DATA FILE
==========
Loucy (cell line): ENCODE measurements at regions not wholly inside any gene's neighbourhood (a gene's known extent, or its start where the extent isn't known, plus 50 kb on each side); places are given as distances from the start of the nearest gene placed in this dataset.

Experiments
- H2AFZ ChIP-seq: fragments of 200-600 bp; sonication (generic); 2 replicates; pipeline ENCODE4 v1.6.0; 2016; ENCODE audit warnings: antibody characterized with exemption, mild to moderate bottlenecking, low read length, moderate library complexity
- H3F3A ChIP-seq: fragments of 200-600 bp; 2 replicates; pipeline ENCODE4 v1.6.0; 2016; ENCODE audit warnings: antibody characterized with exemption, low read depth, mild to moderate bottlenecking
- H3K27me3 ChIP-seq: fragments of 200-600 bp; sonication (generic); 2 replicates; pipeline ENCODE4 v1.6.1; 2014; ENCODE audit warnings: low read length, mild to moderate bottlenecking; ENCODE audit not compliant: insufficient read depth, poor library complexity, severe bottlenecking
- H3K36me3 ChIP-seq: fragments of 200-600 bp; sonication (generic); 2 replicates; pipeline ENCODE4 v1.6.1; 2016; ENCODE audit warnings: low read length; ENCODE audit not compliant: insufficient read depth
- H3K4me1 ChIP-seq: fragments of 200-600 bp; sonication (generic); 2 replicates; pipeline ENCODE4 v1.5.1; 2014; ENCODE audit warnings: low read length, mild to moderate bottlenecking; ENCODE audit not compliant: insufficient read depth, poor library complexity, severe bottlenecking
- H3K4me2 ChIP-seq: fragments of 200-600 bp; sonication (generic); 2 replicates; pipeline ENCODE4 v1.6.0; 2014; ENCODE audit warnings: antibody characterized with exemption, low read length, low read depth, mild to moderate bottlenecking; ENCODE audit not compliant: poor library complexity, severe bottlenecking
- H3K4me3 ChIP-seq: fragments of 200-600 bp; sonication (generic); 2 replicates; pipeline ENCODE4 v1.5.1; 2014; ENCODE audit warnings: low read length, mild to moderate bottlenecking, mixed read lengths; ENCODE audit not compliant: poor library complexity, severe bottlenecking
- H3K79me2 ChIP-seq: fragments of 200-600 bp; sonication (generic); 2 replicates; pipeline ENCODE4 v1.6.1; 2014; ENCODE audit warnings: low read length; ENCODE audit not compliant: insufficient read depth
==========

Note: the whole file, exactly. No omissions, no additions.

Loucy (cell line): ENCODE measurements at regions not wholly inside any gene's neighbourhood (a gene's known extent, or its start where the extent isn't known, plus 50 kb on each side); places are given as distances from the start of the nearest gene placed in this dataset.

Experiments
- H2AFZ ChIP-seq: fragments of 200-600 bp; sonication (generic); 2 replicates; pipeline ENCODE4 v1.6.0; 2016; ENCODE audit warnings: antibody characterized with exemption, mild to moderate bottlenecking, low read length, moderate library complexity
- H3F3A ChIP-seq: fragments of 200-600 bp; 2 replicates; pipeline ENCODE4 v1.6.0; 2016; ENCODE audit warnings: antibody characterized with exemption, low read depth, mild to moderate bottlenecking
- H3K27me3 ChIP-seq: fragments of 200-600 bp; sonication (generic); 2 replicates; pipeline ENCODE4 v1.6.1; 2014; ENCODE audit warnings: low read length, mild to moderate bottlenecking; ENCODE audit not compliant: insufficient read depth, poor library complexity, severe bottlenecking
- H3K36me3 ChIP-seq: fragments of 200-600 bp; sonication (generic); 2 replicates; pipeline ENCODE4 v1.6.1; 2016; ENCODE audit warnings: low read length; ENCODE audit not compliant: insufficient read depth
- H3K4me1 ChIP-seq: fragments of 200-600 bp; sonication (generic); 2 replicates; pipeline ENCODE4 v1.5.1; 2014; ENCODE audit warnings: low read length, mild to moderate bottlenecking; ENCODE audit not compliant: insufficient read depth, poor library complexity, severe bottlenecking
- H3K4me2 ChIP-seq: fragments of 200-600 bp; sonication (generic); 2 replicates; pipeline ENCODE4 v1.6.0; 2014; ENCODE audit warnings: antibody characterized with exemption, low read length, low read depth, mild to moderate bottlenecking; ENCODE audit not compliant: poor library complexity, severe bottlenecking
- H3K4me3 ChIP-seq: fragments of 200-600 bp; sonication (generic); 2 replicates; pipeline ENCODE4 v1.5.1; 2014; ENCODE audit warnings: low read length, mild to moderate bottlenecking, mixed read lengths; ENCODE audit not compliant: poor library complexity, severe bottlenecking
- H3K79me2 ChIP-seq: fragments of 200-600 bp; sonication (generic); 2 replicates; pipeline ENCODE4 v1.6.1; 2014; ENCODE audit warnings: low read length; ENCODE audit not compliant: insufficient read depth